Every business wants a data center that’s always up 24/7/365. But not everybody needs to pay for 100% or 5×9 availability. We’ve put together this guide to understanding the differences between data center tiers and what that means for your company.
The Basics of Data Center Tiers
The Uptime Institute categorizes data centers into 4 levels: Tier I, II, III, and IV. Each data center tier guarantees a certain level of redundancy with its equipment and infrastructure. This is the most important certification for national and international data center service providers.
- 99.67% uptime
- No more than 28.8 hours of interruption/year
- No redundancy
- 99.75% uptime
- No more than 22 hours of interruption/year
- Partial redundancy for power and cooling
- 99.98% uptime
- No more than 1.6 hours of interruption/year
- Redundancy N+1
- Availability: 99.99% uptime
- No more than 48 minutes of interruption/year
- Redundancy 2N+1 – all components redundant and capable of supporting 100% load
Breaking Down Tier Requirements
The difference between each data center tier in terms of percent uptime guarantees seems small, at less than 0.1% or 0.01% differences.
Put in terms of permitted downtime, and it’s the difference between about a day and about an hour.
With your data in a Tier 1 center, without any redundancy, several power outages at the data center might take down your servers for a few hours each time throughout the year. If you experience longer outages, the data center risks losing its certification.
Tier 3 v. Tier 4 Data Centers
You’ll see a big jump in Tier 3 and Tier 4 standards. Tier 4 requires double the resources of a Tier 3 center. With this configuration, it is possible to manage maintenance periods without affecting the continuity of service on the servers. However, these data centers will not be protected from outages in the event of serious incidents occurring on different infrastructure components.
Designed to host mission critical servers and computer systems, Tier 4 data centers are fully redundant in terms of power, cooling, network, etc. N+1 redundancy or parallel redundancy means your servers always have power. Your server runs on an uninterrupted power supply (UPS) system designed to provide consistent power, and a backup UPS is ready to power the server if the first power supply goes down.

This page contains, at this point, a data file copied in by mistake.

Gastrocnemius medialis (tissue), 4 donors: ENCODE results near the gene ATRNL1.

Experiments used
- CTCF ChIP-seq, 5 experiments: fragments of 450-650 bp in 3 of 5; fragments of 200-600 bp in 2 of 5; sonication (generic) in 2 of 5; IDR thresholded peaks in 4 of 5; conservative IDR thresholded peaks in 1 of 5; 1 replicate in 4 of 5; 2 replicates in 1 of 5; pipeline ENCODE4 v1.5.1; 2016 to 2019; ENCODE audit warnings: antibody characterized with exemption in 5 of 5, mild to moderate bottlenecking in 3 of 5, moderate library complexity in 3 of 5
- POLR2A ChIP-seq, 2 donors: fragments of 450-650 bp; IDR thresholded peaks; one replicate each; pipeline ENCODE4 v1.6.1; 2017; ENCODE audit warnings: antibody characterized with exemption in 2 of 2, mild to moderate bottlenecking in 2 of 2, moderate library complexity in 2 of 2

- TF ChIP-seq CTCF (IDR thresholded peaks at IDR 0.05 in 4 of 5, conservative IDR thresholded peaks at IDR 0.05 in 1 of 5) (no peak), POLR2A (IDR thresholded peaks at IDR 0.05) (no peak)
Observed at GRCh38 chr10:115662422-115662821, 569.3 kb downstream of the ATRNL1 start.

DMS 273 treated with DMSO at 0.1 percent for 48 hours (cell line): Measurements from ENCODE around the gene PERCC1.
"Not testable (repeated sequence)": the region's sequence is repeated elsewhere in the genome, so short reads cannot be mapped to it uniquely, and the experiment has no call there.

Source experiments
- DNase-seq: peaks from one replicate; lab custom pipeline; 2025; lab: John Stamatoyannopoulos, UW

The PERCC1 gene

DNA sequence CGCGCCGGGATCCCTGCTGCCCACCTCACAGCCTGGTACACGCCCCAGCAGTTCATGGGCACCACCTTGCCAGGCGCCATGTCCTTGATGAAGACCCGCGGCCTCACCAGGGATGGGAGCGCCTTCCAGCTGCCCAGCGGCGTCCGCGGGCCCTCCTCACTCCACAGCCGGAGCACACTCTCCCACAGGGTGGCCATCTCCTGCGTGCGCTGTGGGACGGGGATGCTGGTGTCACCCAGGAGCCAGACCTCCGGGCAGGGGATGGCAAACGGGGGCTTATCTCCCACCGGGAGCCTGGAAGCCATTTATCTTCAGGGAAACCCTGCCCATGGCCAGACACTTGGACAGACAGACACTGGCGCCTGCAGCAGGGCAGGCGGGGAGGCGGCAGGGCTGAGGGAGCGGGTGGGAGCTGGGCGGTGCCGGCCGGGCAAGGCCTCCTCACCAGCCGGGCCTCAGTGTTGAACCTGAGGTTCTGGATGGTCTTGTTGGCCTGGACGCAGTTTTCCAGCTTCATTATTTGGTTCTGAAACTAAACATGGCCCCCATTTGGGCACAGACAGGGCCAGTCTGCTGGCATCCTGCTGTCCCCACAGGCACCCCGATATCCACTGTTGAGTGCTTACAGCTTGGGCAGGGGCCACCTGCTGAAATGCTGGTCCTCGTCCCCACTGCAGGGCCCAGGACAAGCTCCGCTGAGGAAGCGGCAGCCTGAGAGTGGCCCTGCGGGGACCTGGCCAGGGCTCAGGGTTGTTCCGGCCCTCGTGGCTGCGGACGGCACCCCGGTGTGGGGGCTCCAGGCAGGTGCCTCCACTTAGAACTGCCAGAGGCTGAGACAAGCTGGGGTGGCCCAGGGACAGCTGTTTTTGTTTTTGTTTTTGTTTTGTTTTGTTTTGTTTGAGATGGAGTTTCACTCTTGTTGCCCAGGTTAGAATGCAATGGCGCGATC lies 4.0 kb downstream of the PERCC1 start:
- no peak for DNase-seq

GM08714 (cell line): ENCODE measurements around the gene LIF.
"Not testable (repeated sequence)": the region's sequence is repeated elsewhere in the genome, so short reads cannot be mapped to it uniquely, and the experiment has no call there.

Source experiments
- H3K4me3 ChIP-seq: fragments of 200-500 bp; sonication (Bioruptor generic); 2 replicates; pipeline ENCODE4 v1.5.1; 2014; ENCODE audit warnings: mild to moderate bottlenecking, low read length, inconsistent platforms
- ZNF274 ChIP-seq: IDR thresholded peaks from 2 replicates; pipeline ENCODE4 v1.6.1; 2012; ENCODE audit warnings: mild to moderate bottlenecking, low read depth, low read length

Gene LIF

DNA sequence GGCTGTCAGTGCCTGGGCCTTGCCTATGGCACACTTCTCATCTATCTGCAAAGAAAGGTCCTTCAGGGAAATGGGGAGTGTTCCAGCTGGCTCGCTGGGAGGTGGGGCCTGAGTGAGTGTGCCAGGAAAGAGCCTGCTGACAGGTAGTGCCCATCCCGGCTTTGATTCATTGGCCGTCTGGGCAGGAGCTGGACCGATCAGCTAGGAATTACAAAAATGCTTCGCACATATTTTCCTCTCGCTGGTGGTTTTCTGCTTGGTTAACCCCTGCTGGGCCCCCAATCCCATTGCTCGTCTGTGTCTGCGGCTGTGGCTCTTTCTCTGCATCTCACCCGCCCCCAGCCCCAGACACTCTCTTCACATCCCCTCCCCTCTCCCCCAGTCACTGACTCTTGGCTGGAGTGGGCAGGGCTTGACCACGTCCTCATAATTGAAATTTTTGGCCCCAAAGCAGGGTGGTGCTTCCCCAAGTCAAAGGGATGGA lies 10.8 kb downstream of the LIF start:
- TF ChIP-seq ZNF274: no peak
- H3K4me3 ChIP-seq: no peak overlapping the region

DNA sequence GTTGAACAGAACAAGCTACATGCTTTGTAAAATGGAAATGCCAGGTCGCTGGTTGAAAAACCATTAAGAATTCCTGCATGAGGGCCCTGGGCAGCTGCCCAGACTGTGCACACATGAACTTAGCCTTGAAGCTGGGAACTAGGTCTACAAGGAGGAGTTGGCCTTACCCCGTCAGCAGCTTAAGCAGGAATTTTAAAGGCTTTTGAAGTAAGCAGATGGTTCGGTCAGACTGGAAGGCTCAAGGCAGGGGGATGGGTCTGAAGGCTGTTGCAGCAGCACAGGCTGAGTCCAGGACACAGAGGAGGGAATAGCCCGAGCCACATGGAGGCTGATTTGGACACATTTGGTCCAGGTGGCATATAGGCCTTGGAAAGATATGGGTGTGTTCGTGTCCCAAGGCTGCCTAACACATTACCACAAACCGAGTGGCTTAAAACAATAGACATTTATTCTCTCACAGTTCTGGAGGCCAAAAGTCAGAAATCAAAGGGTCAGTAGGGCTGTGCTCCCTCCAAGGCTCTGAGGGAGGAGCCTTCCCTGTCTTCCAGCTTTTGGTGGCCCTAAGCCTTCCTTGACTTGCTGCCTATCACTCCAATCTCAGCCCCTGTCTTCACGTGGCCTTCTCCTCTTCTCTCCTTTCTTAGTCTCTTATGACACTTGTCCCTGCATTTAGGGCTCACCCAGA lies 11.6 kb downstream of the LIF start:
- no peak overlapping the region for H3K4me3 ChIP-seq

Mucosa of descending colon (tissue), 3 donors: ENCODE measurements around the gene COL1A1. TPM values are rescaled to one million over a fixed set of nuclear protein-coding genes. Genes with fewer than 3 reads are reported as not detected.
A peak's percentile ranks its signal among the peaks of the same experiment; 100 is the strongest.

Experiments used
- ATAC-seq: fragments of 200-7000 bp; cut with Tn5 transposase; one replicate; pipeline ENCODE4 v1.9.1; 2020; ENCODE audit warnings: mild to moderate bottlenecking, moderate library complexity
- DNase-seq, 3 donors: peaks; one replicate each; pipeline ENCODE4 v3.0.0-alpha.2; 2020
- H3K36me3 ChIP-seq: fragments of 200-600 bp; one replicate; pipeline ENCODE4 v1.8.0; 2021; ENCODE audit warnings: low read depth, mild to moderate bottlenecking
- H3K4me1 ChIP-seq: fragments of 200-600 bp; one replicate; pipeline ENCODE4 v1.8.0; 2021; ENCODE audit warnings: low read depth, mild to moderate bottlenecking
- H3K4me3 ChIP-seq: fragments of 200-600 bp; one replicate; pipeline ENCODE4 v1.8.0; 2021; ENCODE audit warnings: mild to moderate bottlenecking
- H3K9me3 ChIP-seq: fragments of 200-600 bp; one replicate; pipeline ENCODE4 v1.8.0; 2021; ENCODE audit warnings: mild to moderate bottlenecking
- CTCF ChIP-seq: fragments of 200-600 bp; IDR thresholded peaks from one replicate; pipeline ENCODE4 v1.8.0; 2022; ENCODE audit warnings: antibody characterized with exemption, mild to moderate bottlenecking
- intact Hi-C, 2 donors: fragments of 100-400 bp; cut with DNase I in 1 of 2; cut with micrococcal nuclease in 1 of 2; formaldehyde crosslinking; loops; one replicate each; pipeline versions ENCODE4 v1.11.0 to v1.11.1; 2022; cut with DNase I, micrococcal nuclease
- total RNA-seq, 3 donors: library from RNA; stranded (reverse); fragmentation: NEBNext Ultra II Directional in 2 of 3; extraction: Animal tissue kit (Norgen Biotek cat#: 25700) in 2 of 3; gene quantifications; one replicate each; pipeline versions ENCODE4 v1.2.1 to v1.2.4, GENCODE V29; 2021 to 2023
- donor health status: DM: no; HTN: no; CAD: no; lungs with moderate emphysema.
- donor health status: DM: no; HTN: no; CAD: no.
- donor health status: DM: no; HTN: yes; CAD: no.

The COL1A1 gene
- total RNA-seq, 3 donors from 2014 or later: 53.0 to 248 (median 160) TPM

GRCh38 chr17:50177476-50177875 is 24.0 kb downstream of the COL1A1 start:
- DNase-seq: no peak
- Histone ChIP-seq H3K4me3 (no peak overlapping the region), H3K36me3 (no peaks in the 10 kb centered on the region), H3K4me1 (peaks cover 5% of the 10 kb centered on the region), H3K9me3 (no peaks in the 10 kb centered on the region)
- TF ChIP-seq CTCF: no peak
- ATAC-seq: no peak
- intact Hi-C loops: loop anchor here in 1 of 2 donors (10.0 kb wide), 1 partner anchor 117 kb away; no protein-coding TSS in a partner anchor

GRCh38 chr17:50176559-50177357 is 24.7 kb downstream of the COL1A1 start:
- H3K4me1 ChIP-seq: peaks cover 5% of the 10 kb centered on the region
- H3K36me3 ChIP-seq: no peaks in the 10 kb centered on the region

Business Examples for Each Data Center Tier
Enterprise level – The restaurants in your small restaurant chain process credit cards and receive email reservations. Being down for a day would slow you down, but you could revert to paper for a day and catch up pretty quickly as long as you can get access to your data. Colocation in a local Tier 1 or 2 data center should suit your needs just fine.
Industry requirements – The staff at your doctor’s office or clinic always need access to client records file server and billing software. Not having access to patient data or pharmacy software would be unthinkable. A Tier 1 data center facility might not provide the redundancy, security, and HIPAA requirements you need, so maybe a Tier 2 or 3 facility is right.
Ecommerce site – You sell products online on your site and reseller sites. Your invoicing system, inventory management, and website servers need to stay up and connected for your business to make money. Being down could mean lost revenue, customers going to competitors, and shutting down production. You’re looking for Tier 3 or 4 redundancy.
Calculating Downtime Costs
Those examples give you a starting point for your data center decision. You’ll need to do the math yourself for your company.
Compare the full cost of an outage to the cost of switching to a lower or higher tier of data center. Calculate the cost of downtime in a worst case scenario.
If your network was down, consider the cost of downtime per hour.
- How much revenue and time would you lose?
- Do you think you would recover any lost sales later?
- Is there any opportunity cost or other loss considerations?
- What does it take to recover from an outage in terms of time, cost, manpower, etc.?
- How much does it cost to bump up to a higher availability?
When downtime expenses for an availability tier exceed the expenses for colocation, consider swapping to a higher availability level. Eventually you’ll reach a point where the cost of avoiding downtime is higher than the cost of the downtime.
Comparing Enterprise Data Centers
When you’re comparing data centers, make sure you’re comparing apples to apples.
According to some experts, you can build a Tier 3 data center with a more secure, reliable infrastructure than a Tier 4 facility, depending on the equipment, staff, and setup. Uptime guarantees don’t matter if your backup server crashes and you can’t restore your data, or if your customer data becomes corrupted.
And just because a data center service provider tells you their data center is Tier 4 Gold doesn’t mean it’s certified or guaranteed by the Uptime Institute. Few data centers have tier certifications from the Uptime Institute. Some data centers acquire a Tier IV design certification but fail to build to those design specs.
A certified Tier 2 data center might have better redundancy and infrastructure than one claiming to be Tier 4 without any certification. And the price of colocation in a Tier 3 data center may be the same as a Tier 2 center, so upgrading to extra redundancy in the Tier 3 is an easy call.
Our recommendation? Complete your cost-benefit analysis, requirements list, and data center research to decide the best data center for your business.